President Barack Obama signed the bill containing the continuing resolution into law Sept. 29—just about 36 hours before the end of fiscal 2016.
The President’s signature comes about 16 hours after members of the House passed a “clean” funding bill 342-85 Wednesday night. Agencies now are funded at the most at 2016 levels through Dec. 9.
Despite avoiding a shutdown of the federal government, Rep. Donna Edwards (D-Md.) said Congress has only delayed the work of passing a comprehensive budget deal for fiscal 2017.
“When we return in a lame-duck session after the elections, we must pass legislation that will keep the government open throughout FY17, which will provide federal agencies and businesses the long-term certainty to create jobs and grow our economy,” Edwards said in a statement.
The Senate passed the continuing resolution earlier Wednesday in a series of three votes on Wednesday, Sept. 28.
The Senate approved a cloture vote on the continuing resolution, 77-21, ending debate on the amendment. That was followed shortly by a vote to end debate on the bill itself, which also passed 77-21. Lawmakers then approved the bill on a final vote, 72-26.
The bill, H.R. 5325, is the appropriations bill for the legislative branch, which the House passed in June.
Earlier in the day, Senate Majority Leader Mitch McConnell (R-Ky.) announced on the Senate floor that a compromise had been reached that morning when House leadership committed to providing aid for the Flint water crisis in the Water Resources Development Act.
“We have a path forward to getting our work done, and if we keep working together, we will,” said McConnell.
The CR had been stuck in debate since the Senate Appropriations Committee released it on Sept. 22. Negotiations over major sticking points like aid for Flint and the Louisiana floods played out over the better part of a week.
“I think we have arrived at a place where both sides of the aisle can agree to pass this resolution,” said Sen. Barbara Mikulski (D-Md.). “Is it perfect? No. Is it acceptable? Yes. Is it necessary? Yes.”
The Senate twice failed to approve a cloture vote on Tuesday, Sept. 27, to stop debate on the short-term continuing resolution attached to a House bill which lawmakers are using as the legislative vehicle to fund the government and avert a government shutdown.
Shortly after the bill passed, the White House release a Statement of Administration Policy, expressing support for the bill and urging Congress to enact full-year appropriations legislation for fiscal 2017. It did, however, echo disappointment expressed by some Democratic lawmakers about he inclusion of a provision that keeps the Securities and Exchange Commission from requiring companies to disclose their political spending.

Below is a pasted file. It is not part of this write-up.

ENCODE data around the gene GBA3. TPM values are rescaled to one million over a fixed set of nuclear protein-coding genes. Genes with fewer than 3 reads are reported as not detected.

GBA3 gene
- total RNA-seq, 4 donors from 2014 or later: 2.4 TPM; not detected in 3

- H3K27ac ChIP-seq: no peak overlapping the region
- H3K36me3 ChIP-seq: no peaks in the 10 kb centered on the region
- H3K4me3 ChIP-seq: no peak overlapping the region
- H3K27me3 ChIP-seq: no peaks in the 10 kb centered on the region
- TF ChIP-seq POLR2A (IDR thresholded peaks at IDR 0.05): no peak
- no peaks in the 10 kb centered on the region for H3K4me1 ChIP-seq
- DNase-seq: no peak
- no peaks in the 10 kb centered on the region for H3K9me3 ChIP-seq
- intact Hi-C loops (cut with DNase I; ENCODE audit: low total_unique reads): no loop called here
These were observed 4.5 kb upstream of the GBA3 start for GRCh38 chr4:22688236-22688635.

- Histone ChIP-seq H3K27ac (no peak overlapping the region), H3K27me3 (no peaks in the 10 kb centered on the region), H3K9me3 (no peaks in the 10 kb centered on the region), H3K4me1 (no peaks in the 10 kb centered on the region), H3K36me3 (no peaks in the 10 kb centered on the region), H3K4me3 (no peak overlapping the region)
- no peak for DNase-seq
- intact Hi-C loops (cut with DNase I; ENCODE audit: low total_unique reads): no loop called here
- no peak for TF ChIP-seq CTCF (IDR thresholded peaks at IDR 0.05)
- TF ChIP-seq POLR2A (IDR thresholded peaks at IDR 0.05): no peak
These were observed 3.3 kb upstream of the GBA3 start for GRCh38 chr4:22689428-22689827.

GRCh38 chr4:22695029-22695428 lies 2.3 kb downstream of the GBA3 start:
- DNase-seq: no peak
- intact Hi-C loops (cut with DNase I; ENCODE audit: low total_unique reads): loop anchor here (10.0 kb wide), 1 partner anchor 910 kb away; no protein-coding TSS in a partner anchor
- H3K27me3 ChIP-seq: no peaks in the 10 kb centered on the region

The White House also said on Sept. 23 that President Barack Obama may not sign the bill, depending on the provisions included, according to the Associated Press. Obama joined Senate Democrats in expressing disappointment over the lack of funding for the Flint, Michigan water crisis.
The resolution also includes the Military Construction and Veterans Affairs appropriations bill, which provides $82.3 billion in discretionary funding for fiscal 2017, up $2.5 billion from 2016.
In addition, it includes $176.9 billion in total funding for the Veterans Affairs Department, $14.2 billion more than 2016. Out of that, $74.4 billion is discretionary funding, 4 percent more than 2016, while $260 million is earmarked for continued modernization of VA’s electronic health record system. That extra funding requires that the agency be able to demonstrate interoperability of the system with the Defense Department and the private sector.
Sen. Mark Warner (D-Va.) weighed in on the subject in a press release.
“I welcome the Senate’s efforts to avert a government shutdown on Oct. 1, and expect the House to quickly pass this compromise spending proposal,” said Warner. “Nonetheless, it’s unfortunate that political dysfunction has brought us to the point where we celebrate Congress doing the barest minimum of its obligations. As I’ve long-maintained, this is not a responsible way to conduct our nation’s business. Nor is it appropriate for must-pass legislation to be exploited for political advantage, such as with the inclusion of a prohibition on the SEC adopting important transparency requirements on political contributions.”